Speaker 1: This self-balancing drone robot can skateboard fly over obstacles and even walk on a tight rope. Like it's no big deal. This is Leonardo short for legs, onboard drone or Leo for short, it's the brainchild of the center for autonomous systems and technologies at Caltech. And it's designed to solve a lot of the main problems with walking, humanoid robots and drones. By combining them into one robot, it [00:00:30] has thin articulated legs and four synchronized propellers on its arms for providing lift those propellers, help it fly kind of like a regular drone, if that drone had legs and a big alien like head, but the propellers are also what Leo uses for balance and control. And that is the secret source.
Speaker 2: According
Speaker 1: To the team at Caltech, there are plenty of robots that just fly or just walk. Think of, for [00:01:00] example, the robots from Boston dynamics that are shaped and designed to look like sturdy walking machines. But according to the researchers, walking robots, aren't always able to handle obstacles or rough terrain drones solve that problem by flying over the obstacles. But they also have limitations when it comes to the power required to keep the airborne and how much they can actually carry Leo aims to fix those problems by building, walking, and flying into one machine, [00:01:30] as well as creating a type of hybrid movement. That's somewhere in between the two special sensors built into the feet of the robot can detect when Leo is making contact with the ground, that information is then synchronized with the propellers. So the robot can switch between walking and flying modes, but it's not just about switching from walking to flying the combination of those articulated legs and the propellers on the arms of the robot make Leo really nimble [00:02:00] and agile. The team drew inspiration from birds that hop or flap to stay steady on telephone wires. They also looked at how humans fly with jet packs naturally using their legs to steady themselves as they take off or land one.
Speaker 1: When Leo is walking along the ground, its legs support the bulk of its weight, which takes pressure off the propellers having to lift the entire body of the robot. But those propellers can then act like stabilizers to like stabilizes adjusting [00:02:30] in real time to help the robot balance that allows the robot to do things like skateboarding and even slack lining, staying upright and balancing in a way that plenty of humans can't even do that balance also comes in handy when it comes to external interference. The team at Caltech put Leo in front of a wind tunnel next to a commercial drone. When the wind picked up, the drone blew away, but Leo [00:03:00] stayed upright. Thanks to friction contact with the ground. The researchers also conducted what they called applied perturbation experiments or what we'd call everyone's favorite activity, poking the robot with a big stick. Even with that kind of force, the propellers helped the robots stay upright.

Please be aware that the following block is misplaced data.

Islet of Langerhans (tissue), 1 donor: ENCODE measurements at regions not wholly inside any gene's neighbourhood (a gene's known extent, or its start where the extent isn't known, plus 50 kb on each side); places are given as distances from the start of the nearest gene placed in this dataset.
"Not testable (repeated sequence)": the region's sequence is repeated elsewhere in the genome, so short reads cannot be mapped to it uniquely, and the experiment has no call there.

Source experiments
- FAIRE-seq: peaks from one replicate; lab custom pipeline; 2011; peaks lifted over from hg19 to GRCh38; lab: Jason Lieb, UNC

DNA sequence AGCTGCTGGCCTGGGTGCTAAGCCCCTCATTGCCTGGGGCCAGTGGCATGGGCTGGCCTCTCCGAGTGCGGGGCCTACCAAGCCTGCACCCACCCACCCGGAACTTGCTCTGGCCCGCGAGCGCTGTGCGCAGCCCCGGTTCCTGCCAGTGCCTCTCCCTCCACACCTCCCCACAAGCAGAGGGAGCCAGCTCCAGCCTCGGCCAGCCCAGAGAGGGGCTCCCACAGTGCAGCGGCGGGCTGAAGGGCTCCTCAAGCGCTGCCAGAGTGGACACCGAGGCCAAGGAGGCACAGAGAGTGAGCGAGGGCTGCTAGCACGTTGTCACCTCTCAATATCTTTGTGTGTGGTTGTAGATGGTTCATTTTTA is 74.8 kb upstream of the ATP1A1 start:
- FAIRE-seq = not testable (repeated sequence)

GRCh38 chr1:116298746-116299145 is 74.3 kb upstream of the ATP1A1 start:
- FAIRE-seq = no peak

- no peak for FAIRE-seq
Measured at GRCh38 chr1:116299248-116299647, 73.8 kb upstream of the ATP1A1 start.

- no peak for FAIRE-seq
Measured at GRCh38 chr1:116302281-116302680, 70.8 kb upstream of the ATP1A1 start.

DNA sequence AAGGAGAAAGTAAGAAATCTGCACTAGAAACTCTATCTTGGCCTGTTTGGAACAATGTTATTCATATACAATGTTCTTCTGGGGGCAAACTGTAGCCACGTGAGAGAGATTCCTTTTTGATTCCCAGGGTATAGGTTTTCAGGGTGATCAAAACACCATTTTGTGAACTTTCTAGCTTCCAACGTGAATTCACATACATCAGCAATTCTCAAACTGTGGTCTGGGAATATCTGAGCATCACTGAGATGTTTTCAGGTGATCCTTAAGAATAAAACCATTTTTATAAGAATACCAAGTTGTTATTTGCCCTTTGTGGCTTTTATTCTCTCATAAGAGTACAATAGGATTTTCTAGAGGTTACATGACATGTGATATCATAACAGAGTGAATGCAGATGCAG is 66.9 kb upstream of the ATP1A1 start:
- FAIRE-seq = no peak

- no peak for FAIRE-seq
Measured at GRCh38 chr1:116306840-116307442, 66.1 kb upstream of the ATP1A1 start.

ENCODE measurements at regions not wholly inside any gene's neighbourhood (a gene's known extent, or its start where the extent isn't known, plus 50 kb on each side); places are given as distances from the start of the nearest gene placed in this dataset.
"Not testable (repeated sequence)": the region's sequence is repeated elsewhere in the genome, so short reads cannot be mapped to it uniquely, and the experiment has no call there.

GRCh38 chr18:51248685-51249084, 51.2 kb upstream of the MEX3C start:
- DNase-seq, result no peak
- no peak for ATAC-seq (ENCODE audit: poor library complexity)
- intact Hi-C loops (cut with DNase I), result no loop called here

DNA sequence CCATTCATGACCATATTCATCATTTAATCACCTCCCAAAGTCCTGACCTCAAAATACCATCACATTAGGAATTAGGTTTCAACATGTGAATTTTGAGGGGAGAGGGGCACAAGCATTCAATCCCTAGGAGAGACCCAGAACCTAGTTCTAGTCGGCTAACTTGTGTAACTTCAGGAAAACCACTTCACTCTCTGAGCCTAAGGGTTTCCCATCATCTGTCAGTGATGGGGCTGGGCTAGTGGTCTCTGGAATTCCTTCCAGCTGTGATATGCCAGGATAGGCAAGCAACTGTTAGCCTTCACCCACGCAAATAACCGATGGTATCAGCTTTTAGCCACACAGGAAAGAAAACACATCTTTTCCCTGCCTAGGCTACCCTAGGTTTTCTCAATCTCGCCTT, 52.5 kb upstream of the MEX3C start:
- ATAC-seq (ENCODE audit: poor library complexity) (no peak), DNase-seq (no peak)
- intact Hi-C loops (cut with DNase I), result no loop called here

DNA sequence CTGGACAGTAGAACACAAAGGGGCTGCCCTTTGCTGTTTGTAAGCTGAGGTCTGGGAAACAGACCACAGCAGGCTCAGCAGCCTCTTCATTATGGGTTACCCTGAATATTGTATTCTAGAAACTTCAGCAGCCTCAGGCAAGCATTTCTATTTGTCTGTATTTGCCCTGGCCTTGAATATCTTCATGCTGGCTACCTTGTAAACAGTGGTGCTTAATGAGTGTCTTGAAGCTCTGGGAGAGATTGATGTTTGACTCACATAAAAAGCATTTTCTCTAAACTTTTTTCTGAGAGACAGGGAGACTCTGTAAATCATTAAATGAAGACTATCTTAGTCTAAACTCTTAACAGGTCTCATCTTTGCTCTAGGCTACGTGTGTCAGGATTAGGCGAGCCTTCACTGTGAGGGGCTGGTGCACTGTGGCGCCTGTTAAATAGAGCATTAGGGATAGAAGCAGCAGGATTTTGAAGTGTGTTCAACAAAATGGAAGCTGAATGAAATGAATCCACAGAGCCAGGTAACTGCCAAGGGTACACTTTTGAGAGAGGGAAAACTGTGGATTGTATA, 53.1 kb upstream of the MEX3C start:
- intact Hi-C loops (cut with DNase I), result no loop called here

Speaker 1: So why do you need a hybrid walking, flying robot? Well, I mean, everyone needs [00:03:30] a hybrid walking, flying robot, but the researchers say this kind of robotic device could be used in situations where it's too dangerous for humans to go. They could fly up to telephone wires and balance on the line to make repairs or even do inspections in hard to reach places like tall bridges or the roofs of buildings. And if Leo starts to fall, it can just fly itself to safety. The team at Caltech began developing the legs on board drone robot in 2019 and say, there are still plenty [00:04:00] of features they'd like to add. That includes making Leo more autonomous so it can make its own decisions about when to use its legs to walk or when to use its propellers to fly or when to use a combination of both as what's next.
Speaker 1: Well, the researchers say this technology could be used to help develop adaptive landing gear systems for flying vehicles and robots. One day they say we could even see this kind of self-balancing walking slash flying technology in [00:04:30] aerial vehicles sent to Mars, essentially anywhere you have a robot that needs to navigate tough terrain or make difficult aerial landings, but even without these very scientific and practical applications, I think there's one area of demand that Leo could definitely fill. I for one, wanna see a robot take on Tony hog. All right. What do you think is Leo the kind of hybrid robot you could see solving problems in the future? Let me know in the comments below, and if you wanna check out more amazing futuristic [00:05:00] robotic tech, take a look at these other videos from what the future until next time I'm Claire Riley for what the future bringing you the world of tomorrow today.